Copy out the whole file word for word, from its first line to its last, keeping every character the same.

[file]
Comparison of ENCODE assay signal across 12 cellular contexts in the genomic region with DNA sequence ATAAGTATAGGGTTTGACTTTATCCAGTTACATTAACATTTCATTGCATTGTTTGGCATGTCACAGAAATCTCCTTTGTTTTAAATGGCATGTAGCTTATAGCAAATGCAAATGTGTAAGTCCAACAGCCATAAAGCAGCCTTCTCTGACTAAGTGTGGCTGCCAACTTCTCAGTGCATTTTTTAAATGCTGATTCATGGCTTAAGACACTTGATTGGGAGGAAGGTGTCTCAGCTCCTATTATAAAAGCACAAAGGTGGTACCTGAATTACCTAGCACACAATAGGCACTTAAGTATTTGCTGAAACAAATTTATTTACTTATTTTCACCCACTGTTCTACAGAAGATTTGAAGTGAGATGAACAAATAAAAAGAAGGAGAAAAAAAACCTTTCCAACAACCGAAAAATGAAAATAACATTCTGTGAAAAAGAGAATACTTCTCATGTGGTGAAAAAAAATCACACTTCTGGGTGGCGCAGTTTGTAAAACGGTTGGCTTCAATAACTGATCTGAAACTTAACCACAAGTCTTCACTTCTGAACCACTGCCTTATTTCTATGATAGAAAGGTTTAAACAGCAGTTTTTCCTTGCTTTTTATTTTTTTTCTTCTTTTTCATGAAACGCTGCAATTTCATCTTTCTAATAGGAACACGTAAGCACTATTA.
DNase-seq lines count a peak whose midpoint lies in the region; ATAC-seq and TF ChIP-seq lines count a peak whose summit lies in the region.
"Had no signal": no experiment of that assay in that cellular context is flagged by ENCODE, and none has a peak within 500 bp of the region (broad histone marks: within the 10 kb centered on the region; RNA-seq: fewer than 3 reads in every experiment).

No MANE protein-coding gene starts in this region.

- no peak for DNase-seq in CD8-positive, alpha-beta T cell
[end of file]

Comparison of ENCODE assay signal across 12 cellular contexts in the genomic region with DNA sequence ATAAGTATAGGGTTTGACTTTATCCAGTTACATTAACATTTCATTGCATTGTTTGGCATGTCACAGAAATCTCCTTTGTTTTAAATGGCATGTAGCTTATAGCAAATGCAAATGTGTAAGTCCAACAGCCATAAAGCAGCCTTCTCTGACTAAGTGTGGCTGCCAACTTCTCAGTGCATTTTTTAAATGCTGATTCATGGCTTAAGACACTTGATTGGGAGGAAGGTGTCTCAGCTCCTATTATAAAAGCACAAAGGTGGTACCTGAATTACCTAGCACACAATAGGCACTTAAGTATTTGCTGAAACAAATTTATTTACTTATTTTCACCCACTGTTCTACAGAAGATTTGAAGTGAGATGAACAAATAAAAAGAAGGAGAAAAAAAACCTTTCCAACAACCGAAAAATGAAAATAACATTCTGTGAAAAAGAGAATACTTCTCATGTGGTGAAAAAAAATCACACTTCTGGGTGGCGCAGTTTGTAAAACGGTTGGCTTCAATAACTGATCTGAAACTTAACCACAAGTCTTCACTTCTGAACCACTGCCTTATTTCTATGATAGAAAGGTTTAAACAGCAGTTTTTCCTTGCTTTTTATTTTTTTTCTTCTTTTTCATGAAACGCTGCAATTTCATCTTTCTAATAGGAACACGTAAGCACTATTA.
DNase-seq lines count a peak whose midpoint lies in the region; ATAC-seq and TF ChIP-seq lines count a peak whose summit lies in the region.
"Had no signal": no experiment of that assay in that cellular context is flagged by ENCODE, and none has a peak within 500 bp of the region (broad histone marks: within the 10 kb centered on the region; RNA-seq: fewer than 3 reads in every experiment).

No MANE protein-coding gene starts in this region.

- no peak for DNase-seq in CD8-positive, alpha-beta T cell